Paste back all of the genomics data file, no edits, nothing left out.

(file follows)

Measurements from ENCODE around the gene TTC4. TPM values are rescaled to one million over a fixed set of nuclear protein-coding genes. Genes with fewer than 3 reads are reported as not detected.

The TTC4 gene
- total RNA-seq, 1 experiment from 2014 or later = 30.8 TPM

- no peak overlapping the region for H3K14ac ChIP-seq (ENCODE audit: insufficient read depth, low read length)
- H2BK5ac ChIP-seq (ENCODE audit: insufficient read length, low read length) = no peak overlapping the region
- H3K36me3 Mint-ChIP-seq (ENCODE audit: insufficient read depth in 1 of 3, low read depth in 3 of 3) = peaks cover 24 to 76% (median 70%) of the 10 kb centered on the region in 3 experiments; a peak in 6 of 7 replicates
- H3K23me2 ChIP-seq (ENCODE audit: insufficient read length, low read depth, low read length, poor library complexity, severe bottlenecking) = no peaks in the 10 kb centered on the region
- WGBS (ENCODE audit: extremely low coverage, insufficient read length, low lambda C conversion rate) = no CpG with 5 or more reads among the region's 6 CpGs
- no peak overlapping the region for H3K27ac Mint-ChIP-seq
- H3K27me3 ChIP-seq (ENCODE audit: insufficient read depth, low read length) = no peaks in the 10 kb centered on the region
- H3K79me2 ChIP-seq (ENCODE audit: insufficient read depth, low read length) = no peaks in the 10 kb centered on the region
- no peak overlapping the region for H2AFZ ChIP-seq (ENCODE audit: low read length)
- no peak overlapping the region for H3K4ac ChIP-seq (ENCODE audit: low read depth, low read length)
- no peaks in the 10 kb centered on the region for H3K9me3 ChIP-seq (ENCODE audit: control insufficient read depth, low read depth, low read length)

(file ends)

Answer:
Measurements from ENCODE around the gene TTC4. TPM values are rescaled to one million over a fixed set of nuclear protein-coding genes. Genes with fewer than 3 reads are reported as not detected.

The TTC4 gene
- total RNA-seq, 1 experiment from 2014 or later = 30.8 TPM

- no peak overlapping the region for H3K14ac ChIP-seq (ENCODE audit: insufficient read depth, low read length)
- H2BK5ac ChIP-seq (ENCODE audit: insufficient read length, low read length) = no peak overlapping the region
- H3K36me3 Mint-ChIP-seq (ENCODE audit: insufficient read depth in 1 of 3, low read depth in 3 of 3) = peaks cover 24 to 76% (median 70%) of the 10 kb centered on the region in 3 experiments; a peak in 6 of 7 replicates
- H3K23me2 ChIP-seq (ENCODE audit: insufficient read length, low read depth, low read length, poor library complexity, severe bottlenecking) = no peaks in the 10 kb centered on the region
- WGBS (ENCODE audit: extremely low coverage, insufficient read length, low lambda C conversion rate) = no CpG with 5 or more reads among the region's 6 CpGs
- no peak overlapping the region for H3K27ac Mint-ChIP-seq
- H3K27me3 ChIP-seq (ENCODE audit: insufficient read depth, low read length) = no peaks in the 10 kb centered on the region
- H3K79me2 ChIP-seq (ENCODE audit: insufficient read depth, low read length) = no peaks in the 10 kb centered on the region
- no peak overlapping the region for H2AFZ ChIP-seq (ENCODE audit: low read length)
- no peak overlapping the region for H3K4ac ChIP-seq (ENCODE audit: low read depth, low read length)
- no peaks in the 10 kb centered on the region for H3K9me3 ChIP-seq (ENCODE audit: control insufficient read depth, low read depth, low read length)